Remember the 49-cent cassingle? If you visited a big chain store anytime in the ’90s, you might recall stacks of singles positioned near the cash registers and priced to move. Sometimes those songs were by new acts—Peach Union, Dionne Faris—the label was hoping you’d be willing to sample. But often, strangely, they came from established blockbuster acts like Mariah Carey or Celine Dion whose new song seemed like a preordained hit. In industry parlance, these are called “label priority” acts, which is code for, This artist’s song had better hit No. 1, or someone gets fired.
I’ve talked extensively ’round these parts about the ’90s as the decade of the Singles War. But it was a time of singles experimentation in general—in those cases where the labels did release singles, they got insidiously good at playing with timing and price to stoke chart position. I recall numerous Billboard articles in which retailers and industryites discussed the madness of loss-leader pricing—how some label reps would rather have bragging rights on a top-ranked, but unprofitable, song than earn a modest markup on their hits.
The economics of the business have changed radically in the last decade, but the impetus to score hits hasn’t. Label reps are still creative, and once someone figures out a legal way to manipulate a song’s chart run, it’s quickly adopted as an industry standard. Just in the last year, we’ve seen the labels use iTunes’ ability to track multiple singles at once (and credit them to an album purchase later) as a new Hot 100 strategy; now, you don’t release one leadoff single before an album drops, you release two (Coldplay, T.I., Beyoncé, Kanye West) or four (Jonas Brothers, Taylor Swift) or more than half the album (Lil Wayne).
Over the next few months, as Apple brings the new price tiers online, the labels will be confronted with a new test of their priorities. Simply put, what’s more important, profits or position? In an era where the business relies increasingly on digital sales and margins are getting thinner, you’d think they’d want to squeeze every last dime out of their biggest hits.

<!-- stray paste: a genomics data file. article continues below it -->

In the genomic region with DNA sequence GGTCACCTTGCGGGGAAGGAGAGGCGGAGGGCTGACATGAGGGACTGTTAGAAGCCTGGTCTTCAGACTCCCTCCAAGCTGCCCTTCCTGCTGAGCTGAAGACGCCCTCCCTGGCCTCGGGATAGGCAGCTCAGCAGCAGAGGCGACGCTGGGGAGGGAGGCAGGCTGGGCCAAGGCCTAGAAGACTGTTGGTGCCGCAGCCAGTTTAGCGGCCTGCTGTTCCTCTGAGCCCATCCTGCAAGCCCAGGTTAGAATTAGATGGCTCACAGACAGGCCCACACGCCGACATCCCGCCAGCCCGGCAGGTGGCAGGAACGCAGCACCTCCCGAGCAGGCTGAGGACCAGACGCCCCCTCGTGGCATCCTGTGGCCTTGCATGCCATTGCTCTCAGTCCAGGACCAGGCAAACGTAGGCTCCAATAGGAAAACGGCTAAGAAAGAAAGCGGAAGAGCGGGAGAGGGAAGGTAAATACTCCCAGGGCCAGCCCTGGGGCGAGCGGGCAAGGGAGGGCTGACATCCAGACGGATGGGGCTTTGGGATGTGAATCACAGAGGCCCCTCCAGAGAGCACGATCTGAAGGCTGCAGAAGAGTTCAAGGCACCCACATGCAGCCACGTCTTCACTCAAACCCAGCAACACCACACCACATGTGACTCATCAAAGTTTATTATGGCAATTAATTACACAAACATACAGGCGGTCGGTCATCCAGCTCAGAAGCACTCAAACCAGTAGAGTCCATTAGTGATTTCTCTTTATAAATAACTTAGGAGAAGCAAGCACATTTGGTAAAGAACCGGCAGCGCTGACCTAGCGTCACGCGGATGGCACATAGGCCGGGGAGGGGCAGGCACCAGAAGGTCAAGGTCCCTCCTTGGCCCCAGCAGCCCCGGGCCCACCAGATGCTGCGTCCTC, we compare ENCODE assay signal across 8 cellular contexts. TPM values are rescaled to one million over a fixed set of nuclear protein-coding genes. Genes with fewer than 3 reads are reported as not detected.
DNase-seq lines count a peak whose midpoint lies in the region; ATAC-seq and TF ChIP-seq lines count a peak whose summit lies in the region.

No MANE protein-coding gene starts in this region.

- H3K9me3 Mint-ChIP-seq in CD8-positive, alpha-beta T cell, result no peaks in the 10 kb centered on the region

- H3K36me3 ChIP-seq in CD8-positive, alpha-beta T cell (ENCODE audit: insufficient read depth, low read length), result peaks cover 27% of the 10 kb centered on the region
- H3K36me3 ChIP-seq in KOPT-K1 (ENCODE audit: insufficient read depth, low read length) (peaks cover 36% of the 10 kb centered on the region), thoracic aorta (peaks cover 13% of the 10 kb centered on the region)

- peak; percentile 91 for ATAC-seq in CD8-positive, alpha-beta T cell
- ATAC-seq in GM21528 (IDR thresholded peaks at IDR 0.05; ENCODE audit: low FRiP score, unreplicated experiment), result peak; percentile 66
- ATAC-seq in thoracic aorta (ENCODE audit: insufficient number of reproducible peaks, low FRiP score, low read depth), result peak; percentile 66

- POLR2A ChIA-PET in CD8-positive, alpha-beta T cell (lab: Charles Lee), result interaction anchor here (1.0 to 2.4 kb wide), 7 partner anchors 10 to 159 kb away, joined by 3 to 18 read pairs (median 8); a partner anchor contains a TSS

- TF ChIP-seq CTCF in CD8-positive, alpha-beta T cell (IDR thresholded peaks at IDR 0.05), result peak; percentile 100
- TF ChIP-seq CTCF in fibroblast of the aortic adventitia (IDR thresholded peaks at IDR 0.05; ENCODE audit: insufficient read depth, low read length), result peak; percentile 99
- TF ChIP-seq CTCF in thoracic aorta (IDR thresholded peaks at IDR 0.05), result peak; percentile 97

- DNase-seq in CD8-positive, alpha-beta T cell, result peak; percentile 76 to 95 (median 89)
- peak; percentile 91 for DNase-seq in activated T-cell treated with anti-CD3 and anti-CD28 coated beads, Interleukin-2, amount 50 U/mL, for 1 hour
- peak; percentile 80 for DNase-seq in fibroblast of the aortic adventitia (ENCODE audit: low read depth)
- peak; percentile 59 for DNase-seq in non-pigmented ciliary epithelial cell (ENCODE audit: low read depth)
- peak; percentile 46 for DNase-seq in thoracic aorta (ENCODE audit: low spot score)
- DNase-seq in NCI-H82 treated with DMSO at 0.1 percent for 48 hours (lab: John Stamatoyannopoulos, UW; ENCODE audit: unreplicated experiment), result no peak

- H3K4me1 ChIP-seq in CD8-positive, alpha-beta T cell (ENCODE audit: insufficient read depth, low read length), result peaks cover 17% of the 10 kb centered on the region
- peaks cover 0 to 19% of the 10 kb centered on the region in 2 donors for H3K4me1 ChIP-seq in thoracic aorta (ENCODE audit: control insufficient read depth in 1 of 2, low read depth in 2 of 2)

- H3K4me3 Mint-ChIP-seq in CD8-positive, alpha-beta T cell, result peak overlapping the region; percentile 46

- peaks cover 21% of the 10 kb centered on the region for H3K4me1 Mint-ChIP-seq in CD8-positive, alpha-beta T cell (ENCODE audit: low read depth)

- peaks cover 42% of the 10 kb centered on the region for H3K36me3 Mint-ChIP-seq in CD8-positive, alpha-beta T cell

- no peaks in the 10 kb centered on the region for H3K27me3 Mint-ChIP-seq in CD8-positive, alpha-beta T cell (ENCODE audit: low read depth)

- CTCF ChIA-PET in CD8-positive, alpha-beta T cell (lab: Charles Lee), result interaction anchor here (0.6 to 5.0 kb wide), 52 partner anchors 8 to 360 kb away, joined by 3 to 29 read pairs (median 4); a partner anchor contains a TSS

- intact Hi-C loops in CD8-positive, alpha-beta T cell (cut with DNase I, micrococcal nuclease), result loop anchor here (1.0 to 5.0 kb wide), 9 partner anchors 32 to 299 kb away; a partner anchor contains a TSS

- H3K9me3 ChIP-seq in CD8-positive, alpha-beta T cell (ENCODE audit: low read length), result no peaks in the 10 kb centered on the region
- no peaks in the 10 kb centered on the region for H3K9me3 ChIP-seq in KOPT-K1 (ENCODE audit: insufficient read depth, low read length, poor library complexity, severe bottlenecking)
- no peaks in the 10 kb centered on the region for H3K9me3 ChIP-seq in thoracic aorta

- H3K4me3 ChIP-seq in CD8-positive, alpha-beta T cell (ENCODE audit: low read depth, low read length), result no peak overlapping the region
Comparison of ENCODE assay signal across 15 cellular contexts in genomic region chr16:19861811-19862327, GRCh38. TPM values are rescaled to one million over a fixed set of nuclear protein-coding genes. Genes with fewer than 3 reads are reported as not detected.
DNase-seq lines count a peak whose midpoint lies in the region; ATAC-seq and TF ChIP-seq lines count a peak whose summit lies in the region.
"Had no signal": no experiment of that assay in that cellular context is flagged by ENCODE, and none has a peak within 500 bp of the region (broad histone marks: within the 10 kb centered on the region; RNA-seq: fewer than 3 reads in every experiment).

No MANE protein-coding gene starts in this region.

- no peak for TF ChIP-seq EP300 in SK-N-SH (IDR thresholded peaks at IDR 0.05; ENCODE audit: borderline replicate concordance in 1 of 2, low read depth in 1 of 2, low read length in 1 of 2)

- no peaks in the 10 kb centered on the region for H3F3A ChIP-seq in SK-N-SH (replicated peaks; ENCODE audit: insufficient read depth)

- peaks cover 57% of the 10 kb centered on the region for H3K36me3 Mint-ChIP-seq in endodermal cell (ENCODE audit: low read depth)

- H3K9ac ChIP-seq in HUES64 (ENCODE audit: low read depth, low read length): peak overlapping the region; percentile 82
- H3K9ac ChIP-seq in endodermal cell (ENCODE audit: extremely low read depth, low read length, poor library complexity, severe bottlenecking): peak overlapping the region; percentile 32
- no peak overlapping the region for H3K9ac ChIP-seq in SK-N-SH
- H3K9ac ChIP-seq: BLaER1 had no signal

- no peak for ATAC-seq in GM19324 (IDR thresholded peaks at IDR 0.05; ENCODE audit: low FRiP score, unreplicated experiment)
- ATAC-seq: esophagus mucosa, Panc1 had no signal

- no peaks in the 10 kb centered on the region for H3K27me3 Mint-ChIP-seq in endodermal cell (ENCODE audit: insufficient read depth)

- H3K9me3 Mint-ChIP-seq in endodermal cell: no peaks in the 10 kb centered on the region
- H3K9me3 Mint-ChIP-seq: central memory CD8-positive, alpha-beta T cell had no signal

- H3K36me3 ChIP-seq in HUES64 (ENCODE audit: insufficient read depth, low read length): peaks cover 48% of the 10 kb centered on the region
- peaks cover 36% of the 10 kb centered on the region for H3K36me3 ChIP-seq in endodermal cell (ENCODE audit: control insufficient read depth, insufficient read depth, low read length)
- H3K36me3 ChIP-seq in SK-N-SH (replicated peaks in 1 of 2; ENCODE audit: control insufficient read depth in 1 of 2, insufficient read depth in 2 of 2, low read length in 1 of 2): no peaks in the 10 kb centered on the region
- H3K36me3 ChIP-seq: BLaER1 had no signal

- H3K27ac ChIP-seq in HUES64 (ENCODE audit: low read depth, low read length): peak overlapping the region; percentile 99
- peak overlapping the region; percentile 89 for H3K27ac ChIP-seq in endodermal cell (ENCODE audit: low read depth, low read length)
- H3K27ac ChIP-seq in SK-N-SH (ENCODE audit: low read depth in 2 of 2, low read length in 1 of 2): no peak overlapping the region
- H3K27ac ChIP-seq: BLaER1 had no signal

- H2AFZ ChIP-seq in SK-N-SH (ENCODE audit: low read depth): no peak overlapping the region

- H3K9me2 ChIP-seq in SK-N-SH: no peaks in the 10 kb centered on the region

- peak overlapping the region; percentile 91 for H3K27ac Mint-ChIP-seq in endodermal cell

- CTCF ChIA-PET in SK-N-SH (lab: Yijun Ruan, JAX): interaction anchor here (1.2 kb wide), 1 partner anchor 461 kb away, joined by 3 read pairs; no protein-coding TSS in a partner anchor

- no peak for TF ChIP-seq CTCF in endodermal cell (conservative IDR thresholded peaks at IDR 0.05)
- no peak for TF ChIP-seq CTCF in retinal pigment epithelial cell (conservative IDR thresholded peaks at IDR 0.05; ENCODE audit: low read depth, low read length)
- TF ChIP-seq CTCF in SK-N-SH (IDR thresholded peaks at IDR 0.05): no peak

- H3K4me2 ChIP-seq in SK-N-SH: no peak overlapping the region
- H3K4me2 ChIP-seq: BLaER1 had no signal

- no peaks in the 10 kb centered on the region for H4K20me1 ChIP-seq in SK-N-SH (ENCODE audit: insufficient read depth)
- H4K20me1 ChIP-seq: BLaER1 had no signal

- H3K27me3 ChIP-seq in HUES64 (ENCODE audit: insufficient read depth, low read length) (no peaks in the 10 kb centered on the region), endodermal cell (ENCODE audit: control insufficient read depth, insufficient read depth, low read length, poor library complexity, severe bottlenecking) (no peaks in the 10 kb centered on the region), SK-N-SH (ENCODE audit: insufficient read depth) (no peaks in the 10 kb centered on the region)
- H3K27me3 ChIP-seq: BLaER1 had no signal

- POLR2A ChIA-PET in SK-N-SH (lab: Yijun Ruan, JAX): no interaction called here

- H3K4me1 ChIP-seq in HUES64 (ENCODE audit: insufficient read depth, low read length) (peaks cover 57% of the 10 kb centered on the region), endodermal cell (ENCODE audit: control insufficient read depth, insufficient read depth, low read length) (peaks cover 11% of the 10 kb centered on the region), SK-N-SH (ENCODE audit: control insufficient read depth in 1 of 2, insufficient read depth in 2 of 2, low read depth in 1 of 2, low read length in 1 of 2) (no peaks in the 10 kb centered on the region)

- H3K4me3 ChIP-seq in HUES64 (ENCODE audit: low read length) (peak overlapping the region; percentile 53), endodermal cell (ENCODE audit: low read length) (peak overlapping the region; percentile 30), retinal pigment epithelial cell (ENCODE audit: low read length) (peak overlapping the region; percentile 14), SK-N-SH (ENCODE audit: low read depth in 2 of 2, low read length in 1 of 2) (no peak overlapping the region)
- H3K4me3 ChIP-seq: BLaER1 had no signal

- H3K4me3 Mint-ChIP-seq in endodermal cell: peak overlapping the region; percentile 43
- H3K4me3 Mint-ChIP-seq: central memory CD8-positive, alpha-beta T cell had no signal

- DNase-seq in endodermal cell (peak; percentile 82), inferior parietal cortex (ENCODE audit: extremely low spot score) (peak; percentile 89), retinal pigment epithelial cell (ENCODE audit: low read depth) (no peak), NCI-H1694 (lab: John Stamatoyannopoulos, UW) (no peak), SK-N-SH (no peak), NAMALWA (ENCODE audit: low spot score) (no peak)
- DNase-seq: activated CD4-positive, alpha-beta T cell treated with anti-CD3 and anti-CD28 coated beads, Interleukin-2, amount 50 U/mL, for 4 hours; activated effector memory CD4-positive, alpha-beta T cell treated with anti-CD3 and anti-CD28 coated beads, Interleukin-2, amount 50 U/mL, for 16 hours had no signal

But what happens when the first radio hit priced at 69 cents becomes a Hot 100 smash? Do the other labels cut the prices of their catchiest tunes to compete? Perhaps first singles from new acts—your Metro Stations, your Estelles—will start at 99 cents or even 69 cents, fly up the charts, then get re-priced at $1.29 when they reach that ubiquitous “American Boy” phase. But then maybe the followup single has to start at 69 cents just to match its predecessor’s position—the slope gets slipperier.
It would be ironic (and hilarious, and depressing) if, after finally getting what they most wanted from Steve Jobs, the record labels found themselves reaping smaller profits from their biggest hits. I don’t wish it on them by any means, but given the history of this industry, I wouldn’t put it past them.
Here’s a rundown of the rest of the charts:
• A few other songs improved their standings while this column was on hiatus.
Kanye’s “Heartless” has been bouncing around the Top 20 since December, and now it’s one notch away from matching its debut position from last November, as radio has come to prefer it over his “Love Lockdown.” (“Heartless” is now the country’s sixth-biggest radio hit; “Lockdown” never got higher on the airplay chart than No. 11.)
Jason Mraz’s “I’m Yours” is another Top 20 bouncer—just when you think it’s dying off, another wave of six-figure sales and stepped-up airplay (now ranked seventh on the radio list) returns it to the Top 10. Now at No. 7 on the Hot 100, Mraz, like Kanye, is one slot away from matching his prior peak.
Before the holidays, All-American Rejects’ “Gives You Hell” (apt title, that) appeared to be a slow-starting leadoff single for the band’s sophomore album. But it belatedly crashed into the Top 20 a few weeks ago and now looks poised to leap into the Top 10. As of this writing, iTunes has it ranked third among its bestsellers, so expect a big jump next week.
Finally, if there’s one song that became annoyingly omnipresent on my local Top 40 station over the break, it was the Pussycat Dolls’ screechy ballad “I Hate This Part” (again, the joke writes itself). Over the holidays it shot from No. 58 to No. 32 to No. 21, and this week it moves two notches into the Top 20. So, it does appear to be slowing a bit…but moody ballads like this tend to do well in the winter months. And I’ve learned the folly of betting against PCD—the ultimate “label priority.”